The objectives of the current study were to develop an initial blood-based circulating tumor DNA (ctDNA) gene signature and to validate the clinical test performance in patients with early primary and secondary lung cancer.
Between January 2009 and October 2014, a total of 211 patients with known or suspected lung cancer donated their blood prior to surgery and were followed up to May 2018. ctDNA was extracted from plasma and from corresponding formalin-fixed, paraffin-embedded tissues. The blood was analyzed in a blinded manner and pathology reports were issued that were blinded to the blood test results. The reference standard was histopathology confirmed cancer in the resected surgical specimens as reported according to World Health Organization criteria and staged using the eighth edition of the TNM Classification of Malignant Tumors criteria.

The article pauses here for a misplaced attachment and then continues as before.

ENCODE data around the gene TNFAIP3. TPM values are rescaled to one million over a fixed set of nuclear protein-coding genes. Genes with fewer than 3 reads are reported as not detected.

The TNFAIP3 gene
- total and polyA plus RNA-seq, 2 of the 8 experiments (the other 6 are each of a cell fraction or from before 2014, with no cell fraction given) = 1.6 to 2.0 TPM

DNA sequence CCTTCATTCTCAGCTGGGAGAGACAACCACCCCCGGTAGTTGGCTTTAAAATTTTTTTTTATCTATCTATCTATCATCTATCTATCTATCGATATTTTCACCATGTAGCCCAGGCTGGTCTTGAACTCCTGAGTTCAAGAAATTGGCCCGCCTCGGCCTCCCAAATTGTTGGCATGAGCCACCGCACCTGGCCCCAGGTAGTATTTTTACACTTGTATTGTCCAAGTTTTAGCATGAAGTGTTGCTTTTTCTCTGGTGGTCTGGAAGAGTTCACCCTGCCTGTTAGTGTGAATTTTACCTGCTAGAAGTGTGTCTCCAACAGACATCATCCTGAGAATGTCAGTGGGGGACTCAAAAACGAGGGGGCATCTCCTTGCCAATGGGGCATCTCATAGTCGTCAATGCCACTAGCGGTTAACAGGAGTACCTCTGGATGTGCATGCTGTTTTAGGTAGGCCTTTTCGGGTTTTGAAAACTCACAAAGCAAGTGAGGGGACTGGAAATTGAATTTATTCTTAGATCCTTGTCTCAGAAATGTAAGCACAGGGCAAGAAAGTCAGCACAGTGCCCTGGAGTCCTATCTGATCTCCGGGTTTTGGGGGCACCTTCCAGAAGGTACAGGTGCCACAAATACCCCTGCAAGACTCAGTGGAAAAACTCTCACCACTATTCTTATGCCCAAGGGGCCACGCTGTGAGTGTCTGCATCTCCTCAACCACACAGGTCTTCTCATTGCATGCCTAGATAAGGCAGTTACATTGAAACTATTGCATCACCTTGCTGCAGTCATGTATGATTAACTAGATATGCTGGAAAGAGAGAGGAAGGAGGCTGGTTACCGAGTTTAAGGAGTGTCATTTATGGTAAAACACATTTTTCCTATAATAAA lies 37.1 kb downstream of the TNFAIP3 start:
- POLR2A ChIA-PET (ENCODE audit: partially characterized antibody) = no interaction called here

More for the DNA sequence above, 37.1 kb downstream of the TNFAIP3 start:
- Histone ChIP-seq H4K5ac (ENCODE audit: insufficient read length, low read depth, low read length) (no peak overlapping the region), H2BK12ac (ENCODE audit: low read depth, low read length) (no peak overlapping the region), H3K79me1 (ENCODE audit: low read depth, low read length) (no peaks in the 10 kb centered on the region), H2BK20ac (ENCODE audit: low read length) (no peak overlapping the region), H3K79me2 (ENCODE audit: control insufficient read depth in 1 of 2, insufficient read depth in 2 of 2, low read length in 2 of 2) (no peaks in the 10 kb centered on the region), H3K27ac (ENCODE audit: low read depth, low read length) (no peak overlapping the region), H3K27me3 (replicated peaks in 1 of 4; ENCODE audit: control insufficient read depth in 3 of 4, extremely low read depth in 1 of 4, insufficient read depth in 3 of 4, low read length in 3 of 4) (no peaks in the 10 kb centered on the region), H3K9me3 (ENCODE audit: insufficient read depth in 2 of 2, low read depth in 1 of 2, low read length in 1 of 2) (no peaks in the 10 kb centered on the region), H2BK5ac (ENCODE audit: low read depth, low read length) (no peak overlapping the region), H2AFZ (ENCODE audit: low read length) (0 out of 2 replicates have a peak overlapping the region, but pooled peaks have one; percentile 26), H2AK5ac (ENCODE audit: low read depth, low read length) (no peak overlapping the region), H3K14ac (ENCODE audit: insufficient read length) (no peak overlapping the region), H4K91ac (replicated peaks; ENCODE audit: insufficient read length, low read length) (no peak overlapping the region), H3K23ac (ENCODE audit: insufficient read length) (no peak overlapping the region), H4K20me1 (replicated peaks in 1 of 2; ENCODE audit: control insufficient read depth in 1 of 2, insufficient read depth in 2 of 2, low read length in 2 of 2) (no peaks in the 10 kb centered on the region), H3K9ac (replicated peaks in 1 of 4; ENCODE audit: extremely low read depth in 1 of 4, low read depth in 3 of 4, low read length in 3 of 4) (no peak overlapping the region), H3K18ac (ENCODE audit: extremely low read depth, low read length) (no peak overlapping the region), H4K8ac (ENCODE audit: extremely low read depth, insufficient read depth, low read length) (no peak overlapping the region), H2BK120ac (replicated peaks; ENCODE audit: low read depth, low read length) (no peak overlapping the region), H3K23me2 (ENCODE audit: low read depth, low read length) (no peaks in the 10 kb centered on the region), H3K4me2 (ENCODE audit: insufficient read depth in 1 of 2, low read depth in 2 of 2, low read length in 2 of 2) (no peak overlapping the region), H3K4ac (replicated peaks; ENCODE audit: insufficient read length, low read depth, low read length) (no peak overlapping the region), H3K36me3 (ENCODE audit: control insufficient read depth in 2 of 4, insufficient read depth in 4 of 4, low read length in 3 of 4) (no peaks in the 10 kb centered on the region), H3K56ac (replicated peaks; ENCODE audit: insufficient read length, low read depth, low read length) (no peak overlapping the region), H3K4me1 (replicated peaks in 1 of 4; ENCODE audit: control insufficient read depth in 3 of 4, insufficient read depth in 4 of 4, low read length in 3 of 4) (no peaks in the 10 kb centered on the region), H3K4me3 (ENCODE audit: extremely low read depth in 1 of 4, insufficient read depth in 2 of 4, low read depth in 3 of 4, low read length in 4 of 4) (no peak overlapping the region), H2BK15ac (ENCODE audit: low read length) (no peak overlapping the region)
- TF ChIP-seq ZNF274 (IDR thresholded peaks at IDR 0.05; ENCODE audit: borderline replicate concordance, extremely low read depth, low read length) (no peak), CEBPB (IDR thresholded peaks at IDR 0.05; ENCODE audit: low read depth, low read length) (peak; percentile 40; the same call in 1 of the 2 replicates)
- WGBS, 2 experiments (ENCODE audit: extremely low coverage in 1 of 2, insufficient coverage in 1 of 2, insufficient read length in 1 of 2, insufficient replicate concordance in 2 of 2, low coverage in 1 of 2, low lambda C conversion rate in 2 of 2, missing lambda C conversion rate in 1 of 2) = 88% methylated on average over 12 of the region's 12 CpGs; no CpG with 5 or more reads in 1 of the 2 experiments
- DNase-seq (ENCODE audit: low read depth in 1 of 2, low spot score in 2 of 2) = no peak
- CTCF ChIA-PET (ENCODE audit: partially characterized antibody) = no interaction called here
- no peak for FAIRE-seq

Of 211 consenting patients, 19 (9.0%) were excluded, leaving 192 participants, consisting of 95 men (49%) and with a mean age of 63 years (SD, 15 years). The clinical test performance for the blood-based diagnostic signature demonstrated a sensitivity of 75% (95% CI, 67%-81%), specificity of 89% (95% CI, 70%-98%), positive predictive value of 98% (95% CI, 93%-100%), and negative predictive value of 35% (95% CI, 24%-48%) when compared with conventional clinical histopathology reporting of the resected tissue.
The results of the current study suggested that blood-based ctDNA analysis of cancer mutations is a specific, noninvasive test for the diagnosis of cancer.

© 2019 American Cancer Society.